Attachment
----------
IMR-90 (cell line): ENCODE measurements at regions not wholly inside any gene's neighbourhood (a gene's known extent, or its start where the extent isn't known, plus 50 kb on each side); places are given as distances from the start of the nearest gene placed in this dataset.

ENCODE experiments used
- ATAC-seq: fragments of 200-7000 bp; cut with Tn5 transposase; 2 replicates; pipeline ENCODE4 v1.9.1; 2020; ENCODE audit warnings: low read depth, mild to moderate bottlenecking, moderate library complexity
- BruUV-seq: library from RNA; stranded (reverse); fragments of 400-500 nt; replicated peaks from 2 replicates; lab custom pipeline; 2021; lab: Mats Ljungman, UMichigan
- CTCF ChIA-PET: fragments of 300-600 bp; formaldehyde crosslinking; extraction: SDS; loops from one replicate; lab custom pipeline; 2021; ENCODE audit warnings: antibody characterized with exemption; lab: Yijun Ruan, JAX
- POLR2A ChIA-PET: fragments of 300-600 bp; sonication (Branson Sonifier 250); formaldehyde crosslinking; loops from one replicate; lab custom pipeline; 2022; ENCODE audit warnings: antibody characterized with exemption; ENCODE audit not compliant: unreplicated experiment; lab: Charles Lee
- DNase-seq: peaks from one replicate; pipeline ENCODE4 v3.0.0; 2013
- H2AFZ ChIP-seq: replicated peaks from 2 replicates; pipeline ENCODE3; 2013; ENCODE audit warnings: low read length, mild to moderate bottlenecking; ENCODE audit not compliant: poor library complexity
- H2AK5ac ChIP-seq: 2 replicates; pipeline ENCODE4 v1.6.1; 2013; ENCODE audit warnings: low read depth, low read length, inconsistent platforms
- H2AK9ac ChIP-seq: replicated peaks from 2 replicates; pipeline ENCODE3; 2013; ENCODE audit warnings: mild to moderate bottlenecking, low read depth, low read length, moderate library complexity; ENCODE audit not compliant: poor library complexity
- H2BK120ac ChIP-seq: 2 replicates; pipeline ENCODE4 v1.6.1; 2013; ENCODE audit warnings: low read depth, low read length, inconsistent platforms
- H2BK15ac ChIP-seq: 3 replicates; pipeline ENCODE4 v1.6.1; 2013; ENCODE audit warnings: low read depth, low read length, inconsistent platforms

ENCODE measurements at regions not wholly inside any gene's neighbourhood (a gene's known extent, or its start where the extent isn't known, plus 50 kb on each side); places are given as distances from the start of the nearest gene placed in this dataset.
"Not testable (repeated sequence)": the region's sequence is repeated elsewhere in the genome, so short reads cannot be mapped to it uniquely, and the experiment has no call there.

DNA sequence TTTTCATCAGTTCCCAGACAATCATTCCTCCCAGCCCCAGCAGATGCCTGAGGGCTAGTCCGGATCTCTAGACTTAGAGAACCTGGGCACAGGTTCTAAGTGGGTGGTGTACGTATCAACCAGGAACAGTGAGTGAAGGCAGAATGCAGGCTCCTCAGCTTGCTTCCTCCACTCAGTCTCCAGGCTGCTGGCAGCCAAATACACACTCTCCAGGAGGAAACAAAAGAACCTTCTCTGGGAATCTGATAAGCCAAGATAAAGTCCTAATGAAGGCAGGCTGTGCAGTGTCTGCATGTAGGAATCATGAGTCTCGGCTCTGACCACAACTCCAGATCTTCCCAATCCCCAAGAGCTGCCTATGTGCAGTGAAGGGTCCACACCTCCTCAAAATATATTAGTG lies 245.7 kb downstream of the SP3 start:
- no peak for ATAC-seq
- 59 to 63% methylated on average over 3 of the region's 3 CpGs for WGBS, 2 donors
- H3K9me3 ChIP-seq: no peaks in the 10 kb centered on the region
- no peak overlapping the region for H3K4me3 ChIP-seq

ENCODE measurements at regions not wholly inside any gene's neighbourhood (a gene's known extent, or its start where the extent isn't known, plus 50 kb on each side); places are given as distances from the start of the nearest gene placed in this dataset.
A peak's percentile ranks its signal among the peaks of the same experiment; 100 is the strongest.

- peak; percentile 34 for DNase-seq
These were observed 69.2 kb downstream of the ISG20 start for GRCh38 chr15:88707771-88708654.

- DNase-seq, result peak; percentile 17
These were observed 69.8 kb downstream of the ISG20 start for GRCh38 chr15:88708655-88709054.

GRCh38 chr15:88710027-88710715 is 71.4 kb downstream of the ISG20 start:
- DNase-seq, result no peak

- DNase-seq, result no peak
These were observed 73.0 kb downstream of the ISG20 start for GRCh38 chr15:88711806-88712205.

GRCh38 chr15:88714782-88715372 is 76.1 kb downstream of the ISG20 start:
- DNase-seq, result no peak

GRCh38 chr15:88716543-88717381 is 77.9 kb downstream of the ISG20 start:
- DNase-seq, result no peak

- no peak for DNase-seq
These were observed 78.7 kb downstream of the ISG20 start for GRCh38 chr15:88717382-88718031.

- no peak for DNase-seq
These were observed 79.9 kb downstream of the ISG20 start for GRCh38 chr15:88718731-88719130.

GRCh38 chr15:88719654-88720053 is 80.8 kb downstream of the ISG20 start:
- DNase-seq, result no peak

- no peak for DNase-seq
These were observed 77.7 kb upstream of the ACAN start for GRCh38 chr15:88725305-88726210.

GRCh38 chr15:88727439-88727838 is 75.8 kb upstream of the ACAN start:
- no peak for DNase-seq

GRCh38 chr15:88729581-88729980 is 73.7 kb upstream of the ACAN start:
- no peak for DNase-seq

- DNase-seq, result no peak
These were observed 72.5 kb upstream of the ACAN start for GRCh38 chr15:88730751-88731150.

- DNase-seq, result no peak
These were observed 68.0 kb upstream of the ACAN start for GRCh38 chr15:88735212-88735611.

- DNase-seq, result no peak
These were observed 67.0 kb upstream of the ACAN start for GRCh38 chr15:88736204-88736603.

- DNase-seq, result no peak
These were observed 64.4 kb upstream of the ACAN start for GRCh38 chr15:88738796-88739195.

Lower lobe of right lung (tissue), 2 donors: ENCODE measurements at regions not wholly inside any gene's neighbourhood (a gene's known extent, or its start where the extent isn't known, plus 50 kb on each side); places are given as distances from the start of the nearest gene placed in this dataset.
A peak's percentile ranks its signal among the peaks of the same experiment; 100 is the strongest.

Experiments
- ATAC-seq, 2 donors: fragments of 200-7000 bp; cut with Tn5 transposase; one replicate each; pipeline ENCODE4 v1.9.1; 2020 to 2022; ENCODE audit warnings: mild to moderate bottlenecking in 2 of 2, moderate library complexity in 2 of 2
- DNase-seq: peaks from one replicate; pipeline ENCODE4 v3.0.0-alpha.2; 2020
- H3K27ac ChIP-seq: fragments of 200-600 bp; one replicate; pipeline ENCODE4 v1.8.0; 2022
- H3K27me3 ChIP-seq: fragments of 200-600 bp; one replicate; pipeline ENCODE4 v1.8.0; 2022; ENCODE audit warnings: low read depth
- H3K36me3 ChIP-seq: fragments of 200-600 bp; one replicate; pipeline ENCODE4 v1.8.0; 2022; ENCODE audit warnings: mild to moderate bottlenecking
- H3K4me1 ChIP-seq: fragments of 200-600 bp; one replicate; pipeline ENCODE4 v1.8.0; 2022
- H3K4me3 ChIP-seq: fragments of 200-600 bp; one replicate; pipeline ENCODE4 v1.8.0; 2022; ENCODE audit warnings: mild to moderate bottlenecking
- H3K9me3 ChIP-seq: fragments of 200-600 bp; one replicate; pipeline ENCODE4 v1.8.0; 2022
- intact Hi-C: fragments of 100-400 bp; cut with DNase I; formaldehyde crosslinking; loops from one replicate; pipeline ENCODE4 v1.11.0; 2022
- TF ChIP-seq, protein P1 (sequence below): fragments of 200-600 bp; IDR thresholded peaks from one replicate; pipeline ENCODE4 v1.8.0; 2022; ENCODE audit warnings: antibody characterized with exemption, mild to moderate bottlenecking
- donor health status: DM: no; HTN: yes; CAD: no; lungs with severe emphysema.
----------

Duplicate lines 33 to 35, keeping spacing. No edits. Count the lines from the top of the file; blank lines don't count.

- DNase-seq, result no peak

- no peak for DNase-seq
These were observed 78.7 kb downstream of the ISG20 start for GRCh38 chr15:88717382-88718031.